Are Inflatable Paddleboards Better Than Hard Ones?
NEW YORK (Reuters) - small paddle board has surged to a fast-growing water sport that fitness experts say delivers a full-body workout to anyone exercising on an ocean, lake or river.
About 1.2 million people tried mini stand up paddle board in 2011, up 18 percent from 2010, according to the Outdoor Industry Association’s 2012 report, and nearly 60 percent of SUP enthusiasts tried it for the first time in 2011.
SUP is said to have started when surfing instructors in Hawaii stood up on their boards to photograph their clients. It involves standing on a long board and using a single paddle to propel through the water.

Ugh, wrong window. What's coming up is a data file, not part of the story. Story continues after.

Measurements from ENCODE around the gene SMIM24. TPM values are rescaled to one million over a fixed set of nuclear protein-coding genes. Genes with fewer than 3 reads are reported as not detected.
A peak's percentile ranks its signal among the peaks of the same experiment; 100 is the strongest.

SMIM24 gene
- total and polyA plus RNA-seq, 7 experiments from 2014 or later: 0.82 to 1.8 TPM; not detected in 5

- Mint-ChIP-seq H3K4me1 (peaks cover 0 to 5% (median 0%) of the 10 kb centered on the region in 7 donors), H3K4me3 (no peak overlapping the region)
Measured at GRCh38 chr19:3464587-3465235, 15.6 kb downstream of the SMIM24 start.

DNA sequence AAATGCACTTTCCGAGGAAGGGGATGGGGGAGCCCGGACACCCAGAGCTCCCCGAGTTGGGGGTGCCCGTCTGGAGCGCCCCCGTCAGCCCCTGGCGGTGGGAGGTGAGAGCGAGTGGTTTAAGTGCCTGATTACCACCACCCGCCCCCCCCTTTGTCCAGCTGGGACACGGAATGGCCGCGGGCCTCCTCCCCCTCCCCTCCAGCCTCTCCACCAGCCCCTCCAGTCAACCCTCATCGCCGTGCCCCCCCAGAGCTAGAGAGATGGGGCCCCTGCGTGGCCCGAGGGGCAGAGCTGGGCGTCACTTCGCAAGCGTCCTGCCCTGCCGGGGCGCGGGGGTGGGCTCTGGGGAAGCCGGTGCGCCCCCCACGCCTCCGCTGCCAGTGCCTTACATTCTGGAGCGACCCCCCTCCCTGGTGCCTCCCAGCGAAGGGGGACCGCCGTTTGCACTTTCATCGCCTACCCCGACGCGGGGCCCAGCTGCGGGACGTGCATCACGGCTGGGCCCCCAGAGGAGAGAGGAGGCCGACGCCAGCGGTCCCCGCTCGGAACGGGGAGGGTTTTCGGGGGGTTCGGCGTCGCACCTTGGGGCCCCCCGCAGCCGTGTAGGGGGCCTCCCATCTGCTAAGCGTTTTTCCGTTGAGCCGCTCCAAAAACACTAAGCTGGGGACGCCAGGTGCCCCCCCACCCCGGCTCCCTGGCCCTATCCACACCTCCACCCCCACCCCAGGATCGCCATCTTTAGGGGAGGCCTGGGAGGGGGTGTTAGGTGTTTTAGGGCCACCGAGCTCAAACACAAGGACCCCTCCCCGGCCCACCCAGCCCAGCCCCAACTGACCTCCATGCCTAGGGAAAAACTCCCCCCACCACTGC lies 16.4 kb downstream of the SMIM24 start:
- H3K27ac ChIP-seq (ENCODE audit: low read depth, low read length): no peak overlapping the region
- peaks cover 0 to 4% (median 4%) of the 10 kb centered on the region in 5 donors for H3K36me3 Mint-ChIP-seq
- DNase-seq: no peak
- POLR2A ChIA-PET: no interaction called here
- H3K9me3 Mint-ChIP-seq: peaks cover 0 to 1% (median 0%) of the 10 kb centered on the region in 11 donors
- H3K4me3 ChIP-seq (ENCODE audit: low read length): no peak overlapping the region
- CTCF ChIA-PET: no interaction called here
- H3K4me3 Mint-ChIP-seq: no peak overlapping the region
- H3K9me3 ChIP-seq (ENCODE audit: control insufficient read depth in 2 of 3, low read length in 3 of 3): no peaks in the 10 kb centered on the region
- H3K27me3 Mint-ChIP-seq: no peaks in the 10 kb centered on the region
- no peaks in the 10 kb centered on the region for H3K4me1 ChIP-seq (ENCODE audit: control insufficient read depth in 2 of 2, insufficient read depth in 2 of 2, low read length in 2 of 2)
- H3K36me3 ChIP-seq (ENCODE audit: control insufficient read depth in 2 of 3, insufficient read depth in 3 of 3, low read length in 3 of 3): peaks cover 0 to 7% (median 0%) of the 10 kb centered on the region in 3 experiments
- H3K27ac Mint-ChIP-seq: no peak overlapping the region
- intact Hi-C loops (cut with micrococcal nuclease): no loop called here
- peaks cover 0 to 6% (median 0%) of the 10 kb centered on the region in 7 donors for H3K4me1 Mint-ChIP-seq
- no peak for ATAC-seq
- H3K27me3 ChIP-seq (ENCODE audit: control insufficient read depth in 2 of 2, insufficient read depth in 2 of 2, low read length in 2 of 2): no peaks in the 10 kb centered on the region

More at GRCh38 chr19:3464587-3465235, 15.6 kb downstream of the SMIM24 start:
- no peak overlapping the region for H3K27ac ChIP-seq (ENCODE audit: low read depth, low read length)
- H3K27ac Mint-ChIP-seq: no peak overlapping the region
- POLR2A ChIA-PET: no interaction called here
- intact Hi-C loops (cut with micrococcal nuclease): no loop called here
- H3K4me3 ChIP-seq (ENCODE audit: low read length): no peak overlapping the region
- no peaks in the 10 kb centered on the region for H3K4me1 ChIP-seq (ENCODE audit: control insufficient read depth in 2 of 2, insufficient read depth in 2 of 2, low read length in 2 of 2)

“It’s accessible to just about anyone with any athletic inclination,” said Will Taylor, associate editor of SUP Magazine. “Even my grandmother would be able to paddle around on flat water.”
SUP boards are larger and much more stable than standard surf boards, Taylor said.
“If you’re older, you can basically take a stroll on the water: paddle slowly, take in sights,” he explained. “If you’re a marathoner, you can paddle really hard or do intervals.”
Taylor said just standing on the unstable platform engages the stabilizer muscles, while paddling targets the upper body.
“This is a little more full body than surfing because you’re standing the whole time,” he explained. “It’s a balancing act. The core is really getting worked.”
Carey Bond, an instructor and guide at Manhattan Kayak Company in New York City, co-founded the Suplogix research group to explore the biomechanics of small inflatable paddle board.